An organization of volunteers has developed a good product and it is becoming very successful on the market. The project grows, in number of project members and clients. The lead of the project is loosely organized and those who were there from the beginning feel the need for more organized structures to satisfy the growing number of requests and demands from clients and to reduce the work overload for a few people. They introduce a formal leadership team, composed of some early members of the organization and of some people from outside with more business experiences. These people get paid for their work. The majority of the numerous members of the organization are still happy to spend their time in the organization, share and discuss ideas with other people there. Over the time, the creative input from those people is declining as most of them feel that they don't get rewarded for their contributions except for those who are in paid leadership positions. Conversely this means that the leadership team needs to find other sources of contributors. They establish an external company which from now on leads the decisions over the further development of the product, from the organization of volunteers to recruitment of their employees.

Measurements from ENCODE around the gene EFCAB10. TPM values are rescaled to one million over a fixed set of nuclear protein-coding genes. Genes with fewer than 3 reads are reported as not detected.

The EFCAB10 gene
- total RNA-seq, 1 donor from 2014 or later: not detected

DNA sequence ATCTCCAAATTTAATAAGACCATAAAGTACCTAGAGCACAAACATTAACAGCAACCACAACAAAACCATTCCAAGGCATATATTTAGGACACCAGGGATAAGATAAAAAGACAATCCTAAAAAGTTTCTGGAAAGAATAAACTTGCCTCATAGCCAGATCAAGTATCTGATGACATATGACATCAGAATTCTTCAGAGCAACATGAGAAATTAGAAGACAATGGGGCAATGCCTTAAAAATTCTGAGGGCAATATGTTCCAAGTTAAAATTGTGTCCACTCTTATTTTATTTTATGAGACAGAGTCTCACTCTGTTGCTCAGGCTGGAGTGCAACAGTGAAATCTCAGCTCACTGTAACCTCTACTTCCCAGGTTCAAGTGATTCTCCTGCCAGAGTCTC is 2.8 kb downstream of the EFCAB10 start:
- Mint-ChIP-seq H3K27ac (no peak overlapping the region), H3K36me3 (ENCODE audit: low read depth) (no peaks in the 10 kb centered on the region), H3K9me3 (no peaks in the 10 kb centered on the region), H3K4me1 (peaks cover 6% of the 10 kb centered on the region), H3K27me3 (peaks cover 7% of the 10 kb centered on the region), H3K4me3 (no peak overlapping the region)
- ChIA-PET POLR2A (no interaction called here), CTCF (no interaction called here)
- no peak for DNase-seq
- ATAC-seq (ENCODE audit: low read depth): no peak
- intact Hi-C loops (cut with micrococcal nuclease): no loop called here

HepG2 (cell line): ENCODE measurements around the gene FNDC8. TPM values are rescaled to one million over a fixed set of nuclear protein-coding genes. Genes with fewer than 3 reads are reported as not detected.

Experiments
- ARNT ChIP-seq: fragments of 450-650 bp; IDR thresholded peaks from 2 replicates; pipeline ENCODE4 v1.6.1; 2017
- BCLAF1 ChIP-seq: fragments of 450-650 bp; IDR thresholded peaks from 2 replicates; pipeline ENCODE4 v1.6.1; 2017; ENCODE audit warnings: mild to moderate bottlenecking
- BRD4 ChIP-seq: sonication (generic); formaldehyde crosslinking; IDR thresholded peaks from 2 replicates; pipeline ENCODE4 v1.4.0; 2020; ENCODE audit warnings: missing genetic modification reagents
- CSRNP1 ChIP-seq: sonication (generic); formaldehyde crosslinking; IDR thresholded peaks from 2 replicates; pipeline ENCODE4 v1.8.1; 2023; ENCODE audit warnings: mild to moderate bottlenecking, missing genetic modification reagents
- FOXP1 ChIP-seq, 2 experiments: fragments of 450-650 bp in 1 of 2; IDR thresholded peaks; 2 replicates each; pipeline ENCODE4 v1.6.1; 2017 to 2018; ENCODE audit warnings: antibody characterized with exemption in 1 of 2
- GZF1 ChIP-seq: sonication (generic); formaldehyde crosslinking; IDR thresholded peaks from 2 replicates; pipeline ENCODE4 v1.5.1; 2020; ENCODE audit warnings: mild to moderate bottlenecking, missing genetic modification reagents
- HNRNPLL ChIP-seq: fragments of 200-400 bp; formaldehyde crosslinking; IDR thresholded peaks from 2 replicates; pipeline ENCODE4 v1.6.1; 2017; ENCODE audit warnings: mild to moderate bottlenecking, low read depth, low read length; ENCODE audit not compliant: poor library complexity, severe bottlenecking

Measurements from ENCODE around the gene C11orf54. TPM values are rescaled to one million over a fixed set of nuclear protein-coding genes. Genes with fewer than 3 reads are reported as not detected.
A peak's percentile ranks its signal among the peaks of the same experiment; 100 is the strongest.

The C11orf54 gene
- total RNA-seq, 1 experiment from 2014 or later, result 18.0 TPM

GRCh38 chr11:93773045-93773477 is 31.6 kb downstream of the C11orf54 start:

The changes in the structure of that organization destroyed the balance between the cohesion power and the personal interests of the members of that organization which then again led to a different culture of the organization. At the end of this restructuring process, it is still an organization of volunteers, but with a complete different dynamic and culture.

When presenting my conclusions and thoughts about that little survey, I had no knowledge about the plans for re-structuring the leadership of the project but I found myself supporting a group for preparing a proposal for a new leadership structure after the Joomla day.

However, during my presentation, I talked about some changes, necessary for the further existence and development of the Joomla project.

The big value of the Joomla project is its cultural diversity, with its big potential of ideas and creativity. They need a unique governance to find their place in the project, to assuage their hungers for contribution, recognition, structure, stimulation, passion, quiescence and leadership.

Yes, there is more leadership needed in the project. There is a need for a clear transparent framework for actions and responsibilities to support creativity, to recognize and reward contributions and for continuous evaluation.